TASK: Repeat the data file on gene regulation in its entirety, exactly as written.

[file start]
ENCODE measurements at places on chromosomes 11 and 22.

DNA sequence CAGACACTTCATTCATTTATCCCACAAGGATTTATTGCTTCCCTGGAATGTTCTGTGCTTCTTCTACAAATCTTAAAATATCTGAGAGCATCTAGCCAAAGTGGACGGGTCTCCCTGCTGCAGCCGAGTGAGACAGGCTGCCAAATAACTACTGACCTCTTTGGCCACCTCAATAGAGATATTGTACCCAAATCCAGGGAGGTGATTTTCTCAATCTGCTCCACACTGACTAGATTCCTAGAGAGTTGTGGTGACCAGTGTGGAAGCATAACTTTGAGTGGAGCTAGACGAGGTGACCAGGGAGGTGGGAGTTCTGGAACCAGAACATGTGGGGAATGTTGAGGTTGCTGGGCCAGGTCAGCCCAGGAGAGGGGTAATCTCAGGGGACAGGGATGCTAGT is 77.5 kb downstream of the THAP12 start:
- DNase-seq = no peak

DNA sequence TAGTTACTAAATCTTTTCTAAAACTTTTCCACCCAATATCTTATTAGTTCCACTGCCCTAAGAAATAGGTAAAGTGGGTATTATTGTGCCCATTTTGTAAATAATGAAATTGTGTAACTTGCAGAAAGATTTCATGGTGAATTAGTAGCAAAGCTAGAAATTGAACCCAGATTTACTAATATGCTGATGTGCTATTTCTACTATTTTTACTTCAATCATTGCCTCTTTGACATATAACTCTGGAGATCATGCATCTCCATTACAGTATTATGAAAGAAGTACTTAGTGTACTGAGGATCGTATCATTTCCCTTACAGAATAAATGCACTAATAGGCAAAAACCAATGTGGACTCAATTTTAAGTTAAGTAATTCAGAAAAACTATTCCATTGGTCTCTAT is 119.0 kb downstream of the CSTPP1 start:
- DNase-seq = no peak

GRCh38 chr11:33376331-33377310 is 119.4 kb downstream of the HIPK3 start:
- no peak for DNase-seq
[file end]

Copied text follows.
ENCODE measurements at places on chromosomes 11 and 22.

DNA sequence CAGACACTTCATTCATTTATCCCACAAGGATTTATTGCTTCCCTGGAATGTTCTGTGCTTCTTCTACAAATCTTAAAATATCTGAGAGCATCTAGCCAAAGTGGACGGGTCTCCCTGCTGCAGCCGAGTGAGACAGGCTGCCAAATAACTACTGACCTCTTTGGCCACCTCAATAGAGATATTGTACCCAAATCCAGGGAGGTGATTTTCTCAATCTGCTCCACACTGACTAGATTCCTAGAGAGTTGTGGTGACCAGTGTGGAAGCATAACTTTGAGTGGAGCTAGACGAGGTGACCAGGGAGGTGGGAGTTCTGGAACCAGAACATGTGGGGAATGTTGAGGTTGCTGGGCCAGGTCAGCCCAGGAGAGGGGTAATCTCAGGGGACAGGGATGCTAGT is 77.5 kb downstream of the THAP12 start:
- DNase-seq = no peak

DNA sequence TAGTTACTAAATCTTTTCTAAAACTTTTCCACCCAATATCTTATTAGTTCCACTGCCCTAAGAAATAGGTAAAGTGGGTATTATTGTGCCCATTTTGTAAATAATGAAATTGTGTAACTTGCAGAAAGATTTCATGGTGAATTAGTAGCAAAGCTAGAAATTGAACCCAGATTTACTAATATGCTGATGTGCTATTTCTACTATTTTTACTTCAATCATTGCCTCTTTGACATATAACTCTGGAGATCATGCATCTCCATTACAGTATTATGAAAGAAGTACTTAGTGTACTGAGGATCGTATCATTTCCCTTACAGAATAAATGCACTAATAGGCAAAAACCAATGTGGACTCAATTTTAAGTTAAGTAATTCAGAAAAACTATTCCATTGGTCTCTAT is 119.0 kb downstream of the CSTPP1 start:
- DNase-seq = no peak

GRCh38 chr11:33376331-33377310 is 119.4 kb downstream of the HIPK3 start:
- no peak for DNase-seq